A few days ago, while hiking with my daughter, I was so tempted to start lecturing about how in the 1930s, the Civilian Conservation Corps built the trail we were on—but then my mom sense kicked in, and I realized that might be a bit intense for a kindergartener. You know what was age-appropriate? Telling her about my own experiences working at that lake during college.
Effective ways to teach our families and ourselves about the past are all around us; and when we connect children with history, we give them a gift of knowledge and a sense of belonging.
Find Everyday Ways to Engage Children with their Heritage
My mother grew up walking to Liberty Park in the summers with other sandlot kids. Why not take my own children on a historic tour of grandma’s childhood?
- Gauge activities for age and special needs. The point is to bond as a family, not to deliver a college lecture or create a Pinterest post.
- Ask a family member or neighbor about their favorite spots and visit them.
- Food! We all love it. Engage children in preparing family favorites or recipes from your ancestry. Compile and illustrate a cookbook. Learn about other cultures through cuisine.
- Find and create teaching moments through music, mementos, stories, or locations.
- Check out this article from PBS Kids for more ideas.
Learn the History that Surrounds You
Our kids’ tumbling classes required us to drive down Sugar Street in Layton at least twice a week—which meant I told them at least twice how the fields in northern Utah and southern Idaho were once filled with sugar beets and how my grandmother harvested beets as a young girl.
- I Love History and History To Go provide ready access to Utah history. Turn to Utah Historical Quarterly for deeper dives.
- Before you go to Peach Days or get a raspberry shake at Bear Lake, could your children research local history for a reward?
- Even if you just came to Utah, you are part of this state and its history. How do you connect to the past around you?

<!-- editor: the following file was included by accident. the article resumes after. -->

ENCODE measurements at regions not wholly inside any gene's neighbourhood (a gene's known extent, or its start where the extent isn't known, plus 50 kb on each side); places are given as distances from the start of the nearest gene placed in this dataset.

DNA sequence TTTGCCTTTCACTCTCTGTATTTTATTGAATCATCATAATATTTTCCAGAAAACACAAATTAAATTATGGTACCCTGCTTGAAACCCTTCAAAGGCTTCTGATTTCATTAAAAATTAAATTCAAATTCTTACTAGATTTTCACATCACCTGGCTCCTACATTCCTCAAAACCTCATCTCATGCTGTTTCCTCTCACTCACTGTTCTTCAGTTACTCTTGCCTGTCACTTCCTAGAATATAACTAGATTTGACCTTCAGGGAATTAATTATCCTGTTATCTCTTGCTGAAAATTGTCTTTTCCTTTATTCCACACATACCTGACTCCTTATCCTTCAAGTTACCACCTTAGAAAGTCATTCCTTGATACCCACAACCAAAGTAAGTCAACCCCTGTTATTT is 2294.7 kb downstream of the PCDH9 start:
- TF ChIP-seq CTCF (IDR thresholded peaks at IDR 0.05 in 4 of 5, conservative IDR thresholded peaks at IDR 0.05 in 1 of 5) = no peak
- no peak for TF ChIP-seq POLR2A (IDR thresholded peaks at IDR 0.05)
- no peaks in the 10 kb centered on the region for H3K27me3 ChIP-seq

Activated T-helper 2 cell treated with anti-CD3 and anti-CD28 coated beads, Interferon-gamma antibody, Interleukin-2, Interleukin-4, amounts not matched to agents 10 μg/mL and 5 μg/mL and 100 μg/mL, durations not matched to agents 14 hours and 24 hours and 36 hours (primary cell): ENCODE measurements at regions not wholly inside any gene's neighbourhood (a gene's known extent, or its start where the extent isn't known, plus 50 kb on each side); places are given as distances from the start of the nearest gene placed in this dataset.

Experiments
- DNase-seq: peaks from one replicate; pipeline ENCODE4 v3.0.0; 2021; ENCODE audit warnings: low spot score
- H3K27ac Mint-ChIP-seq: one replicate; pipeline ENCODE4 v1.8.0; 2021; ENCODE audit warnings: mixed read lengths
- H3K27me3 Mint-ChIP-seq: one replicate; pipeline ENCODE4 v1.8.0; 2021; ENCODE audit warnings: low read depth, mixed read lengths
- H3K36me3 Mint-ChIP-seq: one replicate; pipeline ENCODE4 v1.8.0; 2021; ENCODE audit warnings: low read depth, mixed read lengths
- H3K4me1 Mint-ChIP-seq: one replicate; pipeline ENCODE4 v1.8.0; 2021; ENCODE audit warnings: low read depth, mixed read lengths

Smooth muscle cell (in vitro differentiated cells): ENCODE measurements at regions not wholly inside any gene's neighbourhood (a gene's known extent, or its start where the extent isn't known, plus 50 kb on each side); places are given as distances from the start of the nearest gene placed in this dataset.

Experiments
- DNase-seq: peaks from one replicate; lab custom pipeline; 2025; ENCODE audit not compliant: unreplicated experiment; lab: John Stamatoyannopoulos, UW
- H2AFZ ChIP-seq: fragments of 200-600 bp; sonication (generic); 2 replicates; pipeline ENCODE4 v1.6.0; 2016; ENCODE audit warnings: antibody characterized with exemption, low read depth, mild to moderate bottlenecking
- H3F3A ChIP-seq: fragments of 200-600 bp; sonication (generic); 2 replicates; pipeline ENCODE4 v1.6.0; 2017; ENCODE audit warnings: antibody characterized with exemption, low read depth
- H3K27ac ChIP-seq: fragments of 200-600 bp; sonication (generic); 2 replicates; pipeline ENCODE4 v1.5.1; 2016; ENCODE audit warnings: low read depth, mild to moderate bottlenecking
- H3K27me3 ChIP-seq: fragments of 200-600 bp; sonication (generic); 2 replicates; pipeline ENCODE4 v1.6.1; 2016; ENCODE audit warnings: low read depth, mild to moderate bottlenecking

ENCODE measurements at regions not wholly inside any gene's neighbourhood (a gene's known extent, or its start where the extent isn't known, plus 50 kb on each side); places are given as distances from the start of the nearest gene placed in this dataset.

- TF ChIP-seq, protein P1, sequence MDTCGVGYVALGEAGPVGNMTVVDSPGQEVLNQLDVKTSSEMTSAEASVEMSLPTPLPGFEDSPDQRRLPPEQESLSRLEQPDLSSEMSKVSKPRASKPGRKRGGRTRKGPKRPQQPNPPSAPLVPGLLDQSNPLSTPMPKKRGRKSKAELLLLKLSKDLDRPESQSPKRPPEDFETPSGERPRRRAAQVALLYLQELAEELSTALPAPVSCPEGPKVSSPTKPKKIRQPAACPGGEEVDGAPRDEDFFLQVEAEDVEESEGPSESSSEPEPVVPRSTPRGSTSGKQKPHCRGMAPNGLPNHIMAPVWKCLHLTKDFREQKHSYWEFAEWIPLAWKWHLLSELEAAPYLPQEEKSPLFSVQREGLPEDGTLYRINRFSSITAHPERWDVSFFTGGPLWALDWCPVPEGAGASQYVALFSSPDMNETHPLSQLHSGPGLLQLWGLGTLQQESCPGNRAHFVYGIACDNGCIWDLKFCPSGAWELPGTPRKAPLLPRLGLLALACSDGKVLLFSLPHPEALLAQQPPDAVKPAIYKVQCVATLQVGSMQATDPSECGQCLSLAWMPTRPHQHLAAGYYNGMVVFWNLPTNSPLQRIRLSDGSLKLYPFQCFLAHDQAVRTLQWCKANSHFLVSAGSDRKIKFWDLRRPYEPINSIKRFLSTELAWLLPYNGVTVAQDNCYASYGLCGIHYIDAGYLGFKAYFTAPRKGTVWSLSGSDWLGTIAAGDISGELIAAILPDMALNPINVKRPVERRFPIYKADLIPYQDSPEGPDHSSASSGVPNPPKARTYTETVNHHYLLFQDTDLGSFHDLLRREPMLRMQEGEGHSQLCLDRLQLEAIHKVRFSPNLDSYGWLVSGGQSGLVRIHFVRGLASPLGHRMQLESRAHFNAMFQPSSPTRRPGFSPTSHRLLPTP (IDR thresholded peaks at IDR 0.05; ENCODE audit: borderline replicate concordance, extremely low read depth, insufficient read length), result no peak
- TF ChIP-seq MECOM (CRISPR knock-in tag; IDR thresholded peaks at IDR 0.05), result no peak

- The National Park Service gives 4th graders a FREE family pass for the year! Children with permanent, documented disabilities can get a lifetime pass.
Everyone’s Story is Significant
It’s a mistake to think that history is limited to famous people or events. Everyone’s work and life plays a part in this world, and our lives are enriched by learning about the seemingly simple people—especially if they are family members. Ask your loved ones about their lives.
Some of our Favorite Spots
Utah has so many festivals, historic sites, beautiful buildings, and cultural opportunities. Ask what the history of a festival or building is. Why does that matter and how does the history extend to the present?
- American West Heritage Center
- Antelope Island
- Bear River Heritage Area
- Bingham Canyon Museum and Visitors Center
- Eccles Dinosaur Park
- Edge of the Cedars
- Fremont State Park
- Golden Spike National Historic Park
- Helper Mining & Railroad Museum
- Ogden Union Station Railroad Museum
- Park City Mining Museum
- Spiral Jetty
- This is the Place Heritage Park
- Topaz Museum
- Wheeler Farm
Remember that effective ways to teach our families and ourselves about the past are all around us; and when we connect children with history, we give them a gift of knowledge and a sense of belonging.
Holly George is senior state historian at the Utah Division of State History and co-editor of Utah Historical Quarterly. She is the author of Show Town: Theater and Culture in the Pacific Northwest, 1890–1920. George received a PhD in American History from the University of Washington; her research interests include culture, networks of all sorts, social welfare, and gender. Her current project is about Marie Ogden, the leader of a commune in southern Utah. George is the mother of three children.